that the teacher said L. P. and she were the favourite pupils. She also told us that the teacher was in his swimming drawers. Then they went to a wedding, and the bride got a little child.
Remarks.—The personal relationship to the teacher is strongly emphasised (the “favourite pupils”), likewise the want of clothing (“swimming drawers”).
(V.) M. and L. P. went bathing with the teacher. When M. and L. P. and the teacher had swum a little way, M. said: “I cannot go any further, teacher, my foot hurts me.” Then the teacher said she should sit on his back, which M. did. Then a small steamer came along, and the teacher got into the ship. The teacher had also two ropes, and he fastened both children to the ship. Then they went together to Z. and got out there. Then the teacher bought himself a dressing jacket and put it on, and the children had put a cloth over themselves. The teacher had a bride, and they were in a barn. Both children were with the teacher and the bride in the barn, and danced. I must not write the other thing, for it is too awful.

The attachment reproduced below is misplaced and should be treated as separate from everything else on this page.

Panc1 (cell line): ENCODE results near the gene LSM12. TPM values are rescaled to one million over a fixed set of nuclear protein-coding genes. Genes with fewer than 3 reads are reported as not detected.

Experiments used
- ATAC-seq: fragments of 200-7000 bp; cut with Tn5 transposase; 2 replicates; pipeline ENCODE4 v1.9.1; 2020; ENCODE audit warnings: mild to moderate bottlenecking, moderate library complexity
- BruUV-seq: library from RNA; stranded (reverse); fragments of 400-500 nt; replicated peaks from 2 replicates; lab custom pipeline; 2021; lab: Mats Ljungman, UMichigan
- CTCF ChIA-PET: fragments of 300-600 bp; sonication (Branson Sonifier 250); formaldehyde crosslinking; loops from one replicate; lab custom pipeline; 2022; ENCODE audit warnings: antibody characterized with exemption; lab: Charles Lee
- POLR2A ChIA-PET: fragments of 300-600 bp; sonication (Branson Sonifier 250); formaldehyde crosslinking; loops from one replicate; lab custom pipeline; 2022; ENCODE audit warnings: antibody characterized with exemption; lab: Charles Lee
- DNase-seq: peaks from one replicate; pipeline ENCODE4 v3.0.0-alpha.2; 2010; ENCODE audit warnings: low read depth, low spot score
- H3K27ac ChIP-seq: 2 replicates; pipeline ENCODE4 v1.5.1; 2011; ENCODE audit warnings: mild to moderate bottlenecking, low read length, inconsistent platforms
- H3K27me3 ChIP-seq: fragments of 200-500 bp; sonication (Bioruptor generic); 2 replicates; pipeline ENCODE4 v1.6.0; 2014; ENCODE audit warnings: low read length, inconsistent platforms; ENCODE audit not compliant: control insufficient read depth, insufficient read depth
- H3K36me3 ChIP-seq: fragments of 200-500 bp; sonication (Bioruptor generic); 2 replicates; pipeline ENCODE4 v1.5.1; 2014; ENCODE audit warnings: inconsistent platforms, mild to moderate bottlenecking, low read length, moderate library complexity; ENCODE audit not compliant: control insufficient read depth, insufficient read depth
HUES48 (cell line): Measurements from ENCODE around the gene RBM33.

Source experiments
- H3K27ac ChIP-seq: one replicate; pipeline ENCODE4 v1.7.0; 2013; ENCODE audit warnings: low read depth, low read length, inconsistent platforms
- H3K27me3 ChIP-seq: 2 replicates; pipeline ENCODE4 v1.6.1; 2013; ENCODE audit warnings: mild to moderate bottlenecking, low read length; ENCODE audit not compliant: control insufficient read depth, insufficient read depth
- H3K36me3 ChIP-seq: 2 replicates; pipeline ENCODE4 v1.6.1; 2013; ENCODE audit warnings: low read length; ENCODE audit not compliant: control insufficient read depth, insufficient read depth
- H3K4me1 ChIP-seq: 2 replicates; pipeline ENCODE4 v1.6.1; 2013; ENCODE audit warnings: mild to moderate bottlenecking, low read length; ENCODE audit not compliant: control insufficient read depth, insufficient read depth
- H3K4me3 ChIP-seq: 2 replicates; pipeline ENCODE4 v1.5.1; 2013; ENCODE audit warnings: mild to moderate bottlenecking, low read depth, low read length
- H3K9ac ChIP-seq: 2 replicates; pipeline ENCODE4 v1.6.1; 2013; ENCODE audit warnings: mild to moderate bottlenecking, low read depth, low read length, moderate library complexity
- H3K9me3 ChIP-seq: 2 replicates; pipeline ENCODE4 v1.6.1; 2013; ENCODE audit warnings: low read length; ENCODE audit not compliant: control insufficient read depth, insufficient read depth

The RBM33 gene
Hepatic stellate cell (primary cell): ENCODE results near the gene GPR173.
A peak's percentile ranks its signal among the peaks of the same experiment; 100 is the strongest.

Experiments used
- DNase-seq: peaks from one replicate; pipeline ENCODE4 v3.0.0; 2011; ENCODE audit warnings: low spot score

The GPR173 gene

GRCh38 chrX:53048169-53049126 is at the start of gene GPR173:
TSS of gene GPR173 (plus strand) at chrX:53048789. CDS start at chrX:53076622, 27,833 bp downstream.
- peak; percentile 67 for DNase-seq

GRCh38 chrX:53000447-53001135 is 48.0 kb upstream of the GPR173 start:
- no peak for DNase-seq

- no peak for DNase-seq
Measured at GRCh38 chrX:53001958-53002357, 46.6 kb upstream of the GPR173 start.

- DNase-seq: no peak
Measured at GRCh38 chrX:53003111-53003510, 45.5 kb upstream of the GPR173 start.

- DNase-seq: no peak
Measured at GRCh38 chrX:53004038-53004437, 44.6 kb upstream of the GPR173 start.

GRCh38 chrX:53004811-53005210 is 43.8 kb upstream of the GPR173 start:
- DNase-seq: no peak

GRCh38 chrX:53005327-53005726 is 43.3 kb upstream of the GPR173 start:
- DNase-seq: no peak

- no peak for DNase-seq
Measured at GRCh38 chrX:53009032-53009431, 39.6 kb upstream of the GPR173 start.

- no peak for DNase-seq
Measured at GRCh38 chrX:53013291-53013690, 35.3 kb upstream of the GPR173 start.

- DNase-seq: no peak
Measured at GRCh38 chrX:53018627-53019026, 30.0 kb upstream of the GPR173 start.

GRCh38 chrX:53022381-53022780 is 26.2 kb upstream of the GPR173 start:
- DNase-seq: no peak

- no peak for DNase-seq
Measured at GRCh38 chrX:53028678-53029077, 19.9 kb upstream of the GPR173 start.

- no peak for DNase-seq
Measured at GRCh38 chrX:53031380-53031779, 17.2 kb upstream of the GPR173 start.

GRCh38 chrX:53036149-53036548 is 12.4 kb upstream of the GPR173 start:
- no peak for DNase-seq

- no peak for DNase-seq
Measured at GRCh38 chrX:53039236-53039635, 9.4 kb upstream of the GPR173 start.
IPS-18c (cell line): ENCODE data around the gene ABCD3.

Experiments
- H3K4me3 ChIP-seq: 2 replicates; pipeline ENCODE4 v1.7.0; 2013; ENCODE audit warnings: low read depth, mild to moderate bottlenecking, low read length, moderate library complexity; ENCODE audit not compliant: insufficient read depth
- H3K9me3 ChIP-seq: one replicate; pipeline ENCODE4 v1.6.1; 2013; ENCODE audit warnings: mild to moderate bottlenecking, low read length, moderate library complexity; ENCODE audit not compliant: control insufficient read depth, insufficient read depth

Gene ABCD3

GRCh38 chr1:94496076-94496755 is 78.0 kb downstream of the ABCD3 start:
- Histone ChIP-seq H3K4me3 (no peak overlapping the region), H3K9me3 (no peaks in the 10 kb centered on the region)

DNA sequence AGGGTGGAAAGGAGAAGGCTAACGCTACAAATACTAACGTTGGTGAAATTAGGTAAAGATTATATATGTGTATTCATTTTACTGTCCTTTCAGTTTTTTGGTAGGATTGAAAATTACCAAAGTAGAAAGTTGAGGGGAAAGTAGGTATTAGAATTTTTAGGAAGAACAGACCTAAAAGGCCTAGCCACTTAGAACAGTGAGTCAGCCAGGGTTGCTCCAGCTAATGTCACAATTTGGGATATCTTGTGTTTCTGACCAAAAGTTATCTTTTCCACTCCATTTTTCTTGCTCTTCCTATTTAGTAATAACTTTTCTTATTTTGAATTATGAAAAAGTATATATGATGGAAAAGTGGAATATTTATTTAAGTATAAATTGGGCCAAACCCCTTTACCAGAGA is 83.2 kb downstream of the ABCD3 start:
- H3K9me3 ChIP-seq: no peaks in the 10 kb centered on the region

Remarks.—Here Marie sits upon the teacher’s back. The teacher fastens the two children by ropes to the ship, from which it can be seen how easily ship is put for teacher. The jacket again emerges as the piece of clothing. It was the teacher’s own wedding, and what is improper comes after the dance.
(VI.) The teacher is said to have gone bathing with the whole school. M. could not find any room, and she cried. The teacher is said to have told M. she could come into his dressing-room.
“I must leave out something here and there,” said my sister, “for it is a long story.” But she told me something more which I must tell in order to speak the truth. When they were in the bath the teacher asked M. if she wished to swim out into the lake with him. To which she replied, “If I go along, you come also.” Then we swam until about halfway. Then M. got tired, and then the teacher pulled her by a cord. At K. they went on land, and from there to Z.